No matter who we are or where we come from, we all want to be important. Whether you aspire to be a political leader, a teacher, a caretaker, or an entertainer, you surely want to make a difference and leave a legacy.
But unless you’re a true pioneer in your field, you’ve probably struggled with the comparison game. Most likely, there are a ton of successful people who have been doing what you want to do—and doing it well—for a long time. As you touch pen to paper to outline your first book, or throw your first pass in a college football game, or write your platform for your campaign for local office, it’s hard not to be intimidated. You may find yourself wondering:
How can I compete with the pros?
Why would people pay attention to me instead of the well-knowns?
How can I carve my own niche in a saturated market?
How can I possibly succeed?
The more you ask yourself questions like that, the more likely you are to give up on your goal before you even start. If you can’t convince yourself that what you’re doing matters, how will you convince anyone else?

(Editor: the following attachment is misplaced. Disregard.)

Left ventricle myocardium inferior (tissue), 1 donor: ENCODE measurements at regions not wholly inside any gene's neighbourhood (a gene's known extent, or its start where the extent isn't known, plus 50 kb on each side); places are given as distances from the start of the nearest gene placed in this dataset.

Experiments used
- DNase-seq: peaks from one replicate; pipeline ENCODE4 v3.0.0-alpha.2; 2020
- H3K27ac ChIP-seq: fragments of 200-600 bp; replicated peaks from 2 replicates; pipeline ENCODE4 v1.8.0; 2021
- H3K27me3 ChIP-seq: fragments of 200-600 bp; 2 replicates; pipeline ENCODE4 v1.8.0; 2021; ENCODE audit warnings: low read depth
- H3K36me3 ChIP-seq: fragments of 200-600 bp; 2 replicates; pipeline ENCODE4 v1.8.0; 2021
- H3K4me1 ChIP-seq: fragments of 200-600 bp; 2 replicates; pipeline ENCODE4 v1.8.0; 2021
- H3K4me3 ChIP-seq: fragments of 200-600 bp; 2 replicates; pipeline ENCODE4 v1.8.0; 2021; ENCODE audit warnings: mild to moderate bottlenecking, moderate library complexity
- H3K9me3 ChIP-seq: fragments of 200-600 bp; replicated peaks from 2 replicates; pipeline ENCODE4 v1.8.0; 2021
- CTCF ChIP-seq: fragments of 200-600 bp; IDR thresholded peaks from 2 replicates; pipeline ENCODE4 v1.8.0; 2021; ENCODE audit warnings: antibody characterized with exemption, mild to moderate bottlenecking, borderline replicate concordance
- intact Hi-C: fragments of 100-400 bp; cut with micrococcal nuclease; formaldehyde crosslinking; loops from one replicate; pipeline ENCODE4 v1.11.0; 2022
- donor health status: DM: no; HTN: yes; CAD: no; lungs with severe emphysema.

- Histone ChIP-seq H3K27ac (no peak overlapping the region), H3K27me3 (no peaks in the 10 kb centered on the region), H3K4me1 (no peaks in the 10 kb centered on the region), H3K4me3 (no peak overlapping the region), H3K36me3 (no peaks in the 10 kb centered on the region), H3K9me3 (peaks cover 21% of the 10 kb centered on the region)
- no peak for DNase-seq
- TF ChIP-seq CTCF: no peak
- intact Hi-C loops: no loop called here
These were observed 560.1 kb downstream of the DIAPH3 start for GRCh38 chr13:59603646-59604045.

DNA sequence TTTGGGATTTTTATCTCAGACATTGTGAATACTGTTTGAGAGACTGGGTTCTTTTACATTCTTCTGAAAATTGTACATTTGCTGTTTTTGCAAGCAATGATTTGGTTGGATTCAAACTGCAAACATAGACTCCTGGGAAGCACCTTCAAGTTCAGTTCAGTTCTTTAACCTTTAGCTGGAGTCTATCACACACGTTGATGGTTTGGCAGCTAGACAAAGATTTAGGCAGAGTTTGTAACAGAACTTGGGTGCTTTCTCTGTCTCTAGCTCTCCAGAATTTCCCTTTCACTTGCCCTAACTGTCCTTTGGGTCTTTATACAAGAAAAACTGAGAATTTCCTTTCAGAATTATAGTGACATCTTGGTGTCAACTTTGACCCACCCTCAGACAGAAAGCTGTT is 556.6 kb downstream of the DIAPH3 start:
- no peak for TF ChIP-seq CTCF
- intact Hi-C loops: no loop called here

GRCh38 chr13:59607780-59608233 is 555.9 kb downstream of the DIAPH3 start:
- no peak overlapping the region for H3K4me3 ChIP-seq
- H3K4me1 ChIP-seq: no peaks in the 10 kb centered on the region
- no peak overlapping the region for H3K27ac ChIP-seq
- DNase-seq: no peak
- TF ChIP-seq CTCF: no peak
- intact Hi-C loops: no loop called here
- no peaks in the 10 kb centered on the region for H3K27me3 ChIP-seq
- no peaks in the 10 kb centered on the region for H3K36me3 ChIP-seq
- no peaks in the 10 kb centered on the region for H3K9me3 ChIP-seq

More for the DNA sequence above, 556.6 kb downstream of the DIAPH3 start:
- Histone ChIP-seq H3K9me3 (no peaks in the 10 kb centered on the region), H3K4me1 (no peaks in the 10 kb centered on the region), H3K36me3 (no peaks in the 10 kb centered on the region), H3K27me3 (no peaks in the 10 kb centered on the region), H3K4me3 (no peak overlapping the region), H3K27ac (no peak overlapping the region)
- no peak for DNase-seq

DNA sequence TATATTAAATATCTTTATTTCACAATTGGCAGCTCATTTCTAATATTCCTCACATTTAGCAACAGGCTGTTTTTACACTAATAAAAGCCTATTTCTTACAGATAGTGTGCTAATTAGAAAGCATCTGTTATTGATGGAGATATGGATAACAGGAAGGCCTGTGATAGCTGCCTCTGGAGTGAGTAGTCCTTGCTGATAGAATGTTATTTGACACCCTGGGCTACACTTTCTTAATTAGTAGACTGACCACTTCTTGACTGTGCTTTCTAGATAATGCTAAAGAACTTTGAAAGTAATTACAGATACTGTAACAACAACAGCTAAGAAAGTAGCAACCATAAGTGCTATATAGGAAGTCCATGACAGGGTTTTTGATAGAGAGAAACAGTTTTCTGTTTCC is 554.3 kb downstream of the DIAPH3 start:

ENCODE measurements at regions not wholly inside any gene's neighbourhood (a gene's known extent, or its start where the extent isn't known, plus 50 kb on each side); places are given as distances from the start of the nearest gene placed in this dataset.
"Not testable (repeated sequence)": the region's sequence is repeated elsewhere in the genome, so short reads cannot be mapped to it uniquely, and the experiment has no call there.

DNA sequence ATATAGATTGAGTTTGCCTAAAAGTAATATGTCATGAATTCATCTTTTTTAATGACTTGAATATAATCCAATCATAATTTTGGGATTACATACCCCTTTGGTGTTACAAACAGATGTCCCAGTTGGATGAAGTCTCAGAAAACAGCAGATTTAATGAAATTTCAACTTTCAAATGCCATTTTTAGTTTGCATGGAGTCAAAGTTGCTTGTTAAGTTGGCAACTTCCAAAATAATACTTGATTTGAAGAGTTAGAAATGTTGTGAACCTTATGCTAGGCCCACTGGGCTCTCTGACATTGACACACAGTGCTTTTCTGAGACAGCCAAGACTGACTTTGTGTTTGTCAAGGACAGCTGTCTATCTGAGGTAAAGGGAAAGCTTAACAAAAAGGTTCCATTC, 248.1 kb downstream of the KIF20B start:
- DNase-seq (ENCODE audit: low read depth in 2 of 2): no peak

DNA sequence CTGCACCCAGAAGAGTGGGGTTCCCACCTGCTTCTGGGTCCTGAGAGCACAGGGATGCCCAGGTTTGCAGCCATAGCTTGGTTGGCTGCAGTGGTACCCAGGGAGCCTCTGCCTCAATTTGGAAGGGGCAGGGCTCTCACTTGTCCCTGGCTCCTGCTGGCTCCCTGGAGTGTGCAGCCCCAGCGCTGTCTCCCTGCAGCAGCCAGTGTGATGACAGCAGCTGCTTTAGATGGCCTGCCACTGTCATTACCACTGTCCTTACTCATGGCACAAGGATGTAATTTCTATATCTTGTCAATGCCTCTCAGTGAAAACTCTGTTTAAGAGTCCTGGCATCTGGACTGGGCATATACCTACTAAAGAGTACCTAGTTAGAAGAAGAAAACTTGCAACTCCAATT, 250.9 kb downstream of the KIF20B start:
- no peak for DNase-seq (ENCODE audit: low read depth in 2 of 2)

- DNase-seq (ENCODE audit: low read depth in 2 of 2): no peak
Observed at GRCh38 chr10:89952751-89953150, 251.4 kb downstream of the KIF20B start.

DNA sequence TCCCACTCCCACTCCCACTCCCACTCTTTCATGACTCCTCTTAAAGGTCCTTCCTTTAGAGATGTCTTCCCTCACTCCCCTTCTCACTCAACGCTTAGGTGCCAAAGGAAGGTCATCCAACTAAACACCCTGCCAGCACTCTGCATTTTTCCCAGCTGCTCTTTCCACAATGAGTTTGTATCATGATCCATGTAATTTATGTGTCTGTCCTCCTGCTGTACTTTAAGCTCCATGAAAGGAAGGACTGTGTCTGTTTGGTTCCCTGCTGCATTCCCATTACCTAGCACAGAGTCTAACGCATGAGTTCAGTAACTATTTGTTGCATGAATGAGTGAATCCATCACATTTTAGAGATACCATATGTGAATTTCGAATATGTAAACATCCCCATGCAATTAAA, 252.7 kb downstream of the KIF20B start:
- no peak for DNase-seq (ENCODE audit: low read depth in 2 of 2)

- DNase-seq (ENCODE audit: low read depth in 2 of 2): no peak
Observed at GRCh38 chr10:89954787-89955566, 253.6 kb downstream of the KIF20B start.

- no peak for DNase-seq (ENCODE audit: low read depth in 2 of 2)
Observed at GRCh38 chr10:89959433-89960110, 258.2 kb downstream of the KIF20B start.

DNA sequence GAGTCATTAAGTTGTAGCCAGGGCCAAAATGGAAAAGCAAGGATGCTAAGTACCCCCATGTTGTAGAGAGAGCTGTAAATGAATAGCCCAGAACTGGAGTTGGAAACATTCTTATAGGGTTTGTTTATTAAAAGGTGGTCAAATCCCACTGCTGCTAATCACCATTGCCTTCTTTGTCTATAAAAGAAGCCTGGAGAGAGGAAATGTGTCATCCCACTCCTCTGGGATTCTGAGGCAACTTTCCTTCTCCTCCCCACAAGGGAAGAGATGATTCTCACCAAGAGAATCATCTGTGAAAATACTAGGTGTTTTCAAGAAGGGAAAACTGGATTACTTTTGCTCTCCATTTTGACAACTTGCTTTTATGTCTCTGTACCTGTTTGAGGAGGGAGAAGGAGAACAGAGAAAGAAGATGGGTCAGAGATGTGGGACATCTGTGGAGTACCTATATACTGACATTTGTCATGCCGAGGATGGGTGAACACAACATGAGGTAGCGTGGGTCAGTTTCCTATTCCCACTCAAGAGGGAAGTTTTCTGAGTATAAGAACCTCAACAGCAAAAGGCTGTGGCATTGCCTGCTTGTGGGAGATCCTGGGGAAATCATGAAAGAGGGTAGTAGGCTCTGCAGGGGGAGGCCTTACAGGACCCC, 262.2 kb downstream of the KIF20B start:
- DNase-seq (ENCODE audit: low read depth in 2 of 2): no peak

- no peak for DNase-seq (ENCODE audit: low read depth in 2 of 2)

I’m working on beating the comparison game, too. (Side note: I, a self-described word nerd, thought the word was “comparism” until my teens.) I’ve been completely inspired by the most influential minimalists: Joshua Becker, Courtney Carver, The Minimalists, Miss Minimalist, and Leo Babauta, among others. And I can’t help but think about how far behind them I’m starting: it seems that everyone and their brother is becoming a minimalist and writing a blog these days. So why would mine gain any notoriety?
The best thing you can remember, no matter what path you’re just starting out on, is that you should be doing it for you. Just beginning to declutter? Good for you! It doesn’t matter that other people have been pursuing minimalism for months, years, and decades. You are changing your life, one room at a time. Want to become a good writer? Just write. Find a daily prompt, ask a friend to edit, take part in NaNoWriMo—focus on being the best you can be, in whatever you want to accomplish, and then you can turn your attention to turning your skill into success.
The only way to win the comparison game is not to compete. Be content with your own progress, know that what you’re doing matters—that, there, is a true mark of success.